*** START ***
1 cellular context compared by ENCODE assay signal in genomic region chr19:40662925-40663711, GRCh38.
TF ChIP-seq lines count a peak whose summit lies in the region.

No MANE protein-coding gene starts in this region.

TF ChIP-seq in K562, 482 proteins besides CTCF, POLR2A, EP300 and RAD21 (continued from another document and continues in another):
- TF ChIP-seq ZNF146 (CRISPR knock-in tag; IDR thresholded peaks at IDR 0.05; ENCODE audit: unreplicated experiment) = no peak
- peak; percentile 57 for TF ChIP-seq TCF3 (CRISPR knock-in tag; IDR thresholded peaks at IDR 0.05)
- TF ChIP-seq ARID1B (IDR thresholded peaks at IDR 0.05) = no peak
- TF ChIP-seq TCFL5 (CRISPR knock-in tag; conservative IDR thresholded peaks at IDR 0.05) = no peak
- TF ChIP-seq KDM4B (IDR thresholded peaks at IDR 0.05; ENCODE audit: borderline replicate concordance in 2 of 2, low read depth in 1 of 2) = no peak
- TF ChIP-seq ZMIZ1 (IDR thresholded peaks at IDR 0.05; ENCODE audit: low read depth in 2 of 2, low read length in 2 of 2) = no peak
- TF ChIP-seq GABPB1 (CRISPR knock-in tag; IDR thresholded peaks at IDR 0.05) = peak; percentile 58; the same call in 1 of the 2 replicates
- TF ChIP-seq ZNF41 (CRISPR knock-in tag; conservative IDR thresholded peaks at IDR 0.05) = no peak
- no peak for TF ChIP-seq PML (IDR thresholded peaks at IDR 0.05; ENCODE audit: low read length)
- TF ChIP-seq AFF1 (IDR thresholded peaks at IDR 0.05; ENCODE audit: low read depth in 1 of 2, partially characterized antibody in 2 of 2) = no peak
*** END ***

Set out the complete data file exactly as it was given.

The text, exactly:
1 cellular context compared by ENCODE assay signal in genomic region chr19:40662925-40663711, GRCh38.
TF ChIP-seq lines count a peak whose summit lies in the region.

No MANE protein-coding gene starts in this region.

TF ChIP-seq in K562, 482 proteins besides CTCF, POLR2A, EP300 and RAD21 (continued from another document and continues in another):
- TF ChIP-seq ZNF146 (CRISPR knock-in tag; IDR thresholded peaks at IDR 0.05; ENCODE audit: unreplicated experiment) = no peak
- peak; percentile 57 for TF ChIP-seq TCF3 (CRISPR knock-in tag; IDR thresholded peaks at IDR 0.05)
- TF ChIP-seq ARID1B (IDR thresholded peaks at IDR 0.05) = no peak
- TF ChIP-seq TCFL5 (CRISPR knock-in tag; conservative IDR thresholded peaks at IDR 0.05) = no peak
- TF ChIP-seq KDM4B (IDR thresholded peaks at IDR 0.05; ENCODE audit: borderline replicate concordance in 2 of 2, low read depth in 1 of 2) = no peak
- TF ChIP-seq ZMIZ1 (IDR thresholded peaks at IDR 0.05; ENCODE audit: low read depth in 2 of 2, low read length in 2 of 2) = no peak
- TF ChIP-seq GABPB1 (CRISPR knock-in tag; IDR thresholded peaks at IDR 0.05) = peak; percentile 58; the same call in 1 of the 2 replicates
- TF ChIP-seq ZNF41 (CRISPR knock-in tag; conservative IDR thresholded peaks at IDR 0.05) = no peak
- no peak for TF ChIP-seq PML (IDR thresholded peaks at IDR 0.05; ENCODE audit: low read length)
- TF ChIP-seq AFF1 (IDR thresholded peaks at IDR 0.05; ENCODE audit: low read depth in 1 of 2, partially characterized antibody in 2 of 2) = no peak